5 Character Tools You Absolutely Need to Know - WRITERS HELPING WRITERS® (2024)

Angela here, happy to welcome Savannah Cordova from Reedsy who has done some sleuthing to find tools that might help you create your characters. Play around with ideas, or take a deep dive into their backstory, personality, and the forces that drive them to achieve meaningful story goals, it’s up to you!

We all know characters are the beating heartof any good story. No matter how original or exciting your plot is, readerssimply won’t be able to get invested unless they care about the people (or robots,or animals, or whatever your characters are!). That’s why before you startwriting — possibly before you even figure out your plot — you need to createcharacters that are well-rounded and compelling.

It’s this prerequisite of characterdevelopment that makes features like the occupation thesaurus so valuable. Because whencreating characters, you can’t leave anything out! We’re all “round” inreal life, after all. So if some of your characters are mysteriously missingcareers, motivations, or discernible personalities, readers are going tonotice.

Luckily, there are plenty of stellar tools to assist you with character development and profiling. Here are five character tools you need to know, each one designed to serve a different purpose.

1. The Character Creator

Though this tool is titled the rather general-sounding “Character Creator,” it really encompasses just one aspect of the character: their physical appearance. Though there are plenty of “physical appearance” generators out there, they tend to just spit out a combination of traits (“curly brown hair/green eyes/freckles”) rather than actually showing you what the character would look like. I find it much more helpful to have concrete visuals of your characters as you’re writing about them — plus it’s just fun to experiment with different physical traits and see how they manifest.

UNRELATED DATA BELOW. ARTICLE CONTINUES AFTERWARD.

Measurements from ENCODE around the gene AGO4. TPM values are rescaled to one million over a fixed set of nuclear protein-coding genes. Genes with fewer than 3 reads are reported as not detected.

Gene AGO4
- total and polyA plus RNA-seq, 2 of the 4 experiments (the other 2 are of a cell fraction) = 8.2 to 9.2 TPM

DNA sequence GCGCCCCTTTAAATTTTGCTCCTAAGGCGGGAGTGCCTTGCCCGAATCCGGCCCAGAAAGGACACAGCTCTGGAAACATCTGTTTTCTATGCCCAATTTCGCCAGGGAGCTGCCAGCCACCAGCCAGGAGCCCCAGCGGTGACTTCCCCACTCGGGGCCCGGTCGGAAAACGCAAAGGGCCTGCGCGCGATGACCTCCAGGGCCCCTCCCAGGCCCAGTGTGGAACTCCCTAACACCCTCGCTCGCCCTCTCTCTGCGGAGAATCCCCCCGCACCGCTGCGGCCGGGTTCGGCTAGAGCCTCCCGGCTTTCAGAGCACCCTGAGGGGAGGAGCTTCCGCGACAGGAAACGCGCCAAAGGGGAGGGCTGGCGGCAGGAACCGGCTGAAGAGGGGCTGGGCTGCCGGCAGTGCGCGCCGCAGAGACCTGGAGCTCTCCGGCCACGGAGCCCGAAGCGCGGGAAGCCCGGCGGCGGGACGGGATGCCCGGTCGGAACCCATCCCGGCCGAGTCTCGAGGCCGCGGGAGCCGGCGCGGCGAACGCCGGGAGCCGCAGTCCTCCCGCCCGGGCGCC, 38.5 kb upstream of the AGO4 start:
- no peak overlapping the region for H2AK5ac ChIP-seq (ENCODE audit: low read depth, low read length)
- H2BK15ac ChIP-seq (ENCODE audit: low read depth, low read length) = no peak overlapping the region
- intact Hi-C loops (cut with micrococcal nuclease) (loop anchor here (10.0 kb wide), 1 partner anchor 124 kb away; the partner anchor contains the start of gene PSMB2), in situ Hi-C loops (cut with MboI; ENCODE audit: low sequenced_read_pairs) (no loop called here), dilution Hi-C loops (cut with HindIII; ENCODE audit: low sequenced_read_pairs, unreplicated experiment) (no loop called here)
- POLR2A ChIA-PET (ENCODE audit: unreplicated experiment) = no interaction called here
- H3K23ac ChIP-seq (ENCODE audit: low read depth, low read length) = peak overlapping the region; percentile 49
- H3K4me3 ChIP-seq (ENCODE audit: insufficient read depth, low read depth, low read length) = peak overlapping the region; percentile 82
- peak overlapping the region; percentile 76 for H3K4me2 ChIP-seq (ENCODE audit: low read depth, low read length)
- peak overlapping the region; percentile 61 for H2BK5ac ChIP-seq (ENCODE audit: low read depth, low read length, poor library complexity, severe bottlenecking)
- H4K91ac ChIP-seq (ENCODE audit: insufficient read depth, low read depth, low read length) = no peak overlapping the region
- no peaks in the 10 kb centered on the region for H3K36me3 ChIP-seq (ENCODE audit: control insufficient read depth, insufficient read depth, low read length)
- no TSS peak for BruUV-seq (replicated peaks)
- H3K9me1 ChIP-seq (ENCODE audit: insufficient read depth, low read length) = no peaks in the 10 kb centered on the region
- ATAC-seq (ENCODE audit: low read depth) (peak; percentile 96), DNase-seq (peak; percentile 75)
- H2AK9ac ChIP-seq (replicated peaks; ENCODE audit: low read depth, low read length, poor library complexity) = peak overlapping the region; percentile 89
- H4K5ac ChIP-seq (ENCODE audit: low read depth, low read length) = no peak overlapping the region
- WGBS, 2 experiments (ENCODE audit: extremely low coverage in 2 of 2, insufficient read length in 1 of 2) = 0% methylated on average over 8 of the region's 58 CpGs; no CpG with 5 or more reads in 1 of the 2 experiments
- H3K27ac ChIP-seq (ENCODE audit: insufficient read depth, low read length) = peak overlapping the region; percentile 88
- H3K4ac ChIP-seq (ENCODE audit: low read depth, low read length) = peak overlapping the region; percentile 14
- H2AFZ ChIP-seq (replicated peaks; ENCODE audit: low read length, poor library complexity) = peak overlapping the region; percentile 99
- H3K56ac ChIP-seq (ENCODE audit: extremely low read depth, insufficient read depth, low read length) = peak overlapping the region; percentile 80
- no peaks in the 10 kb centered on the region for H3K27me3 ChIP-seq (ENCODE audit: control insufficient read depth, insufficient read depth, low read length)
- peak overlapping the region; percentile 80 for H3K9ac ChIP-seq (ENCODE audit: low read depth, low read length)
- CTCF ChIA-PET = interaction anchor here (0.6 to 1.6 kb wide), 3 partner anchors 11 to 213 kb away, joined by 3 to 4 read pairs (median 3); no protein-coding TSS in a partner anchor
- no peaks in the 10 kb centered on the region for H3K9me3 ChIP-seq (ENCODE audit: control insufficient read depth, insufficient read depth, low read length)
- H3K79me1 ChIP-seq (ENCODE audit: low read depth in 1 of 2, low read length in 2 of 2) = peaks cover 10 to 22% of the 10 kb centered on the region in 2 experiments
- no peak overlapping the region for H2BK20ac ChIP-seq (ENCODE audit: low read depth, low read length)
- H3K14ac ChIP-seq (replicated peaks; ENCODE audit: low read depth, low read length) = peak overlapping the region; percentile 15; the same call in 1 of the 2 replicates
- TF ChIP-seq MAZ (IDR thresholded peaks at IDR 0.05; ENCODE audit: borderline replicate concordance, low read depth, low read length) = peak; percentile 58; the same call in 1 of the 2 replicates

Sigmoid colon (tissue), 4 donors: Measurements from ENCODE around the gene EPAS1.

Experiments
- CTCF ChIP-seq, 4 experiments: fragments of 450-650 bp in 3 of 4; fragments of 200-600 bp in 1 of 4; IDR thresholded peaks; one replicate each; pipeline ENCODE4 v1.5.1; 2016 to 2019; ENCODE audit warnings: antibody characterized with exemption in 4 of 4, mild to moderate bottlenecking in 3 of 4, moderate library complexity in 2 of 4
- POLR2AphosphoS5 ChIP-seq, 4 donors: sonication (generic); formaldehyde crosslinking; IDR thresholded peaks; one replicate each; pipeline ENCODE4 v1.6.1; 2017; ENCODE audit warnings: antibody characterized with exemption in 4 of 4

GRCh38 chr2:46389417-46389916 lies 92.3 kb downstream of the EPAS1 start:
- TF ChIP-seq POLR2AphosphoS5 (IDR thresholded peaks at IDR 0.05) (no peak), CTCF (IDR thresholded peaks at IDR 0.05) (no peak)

Of course, you can always comb through headshots on sites like Backstage, or use images of your favorite actors or models. This may be best if you need a visual for a character who’s especially tall, short, fat, or skinny; the main drawback of Character Creator is its lack of diverse body types. But everything else is intricately customizable, from face shape to hairstyle to the wide range of accessories.

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TIP: If you need help describing your character’s appearance, make sure to check out this Physical Features Descriptive Database.

2. Reedsy’s Character Name Generator

After you’ve checked off character appearances, Reedsy’s character name generator should be your next stop. In the name (get it?) of full disclosure, my team created this tool, so I might be a bit biased as to how cool it is. But seriously — it’s divided by language, archetype, and even various countries’ mythologies, with over a million potential options for character names.

If you want a strong moniker for your protag,you can try out the hero name generator to find one that means something empowering,like “fighter” or “radiant.” Or say one of your characters is Korean, but youdon’t speak Korean: you can use the relevant language generator to produce someauthentic names. In any case, for those who agonize over picking out characternames (and are sick and tired of baby name websites!), this generator is yourlifeline.

3. RanGen’s Personality Generator

Now we’re getting into the meat and potatoesof your characters: their personalities. You’ve probably already thought abouthow your characters will behave and interact with one another, since characterdynamics are often pretty intertwined with plot. However, you may not haveconsidered how their outward behavior actually relates to their personality.For example, you might have a character who’s always loud, energetic, and thelife of the party — but do they act that way because they’re actually very confident and secure, orbecause they crave attention and approval? This is where personality comes intoplay.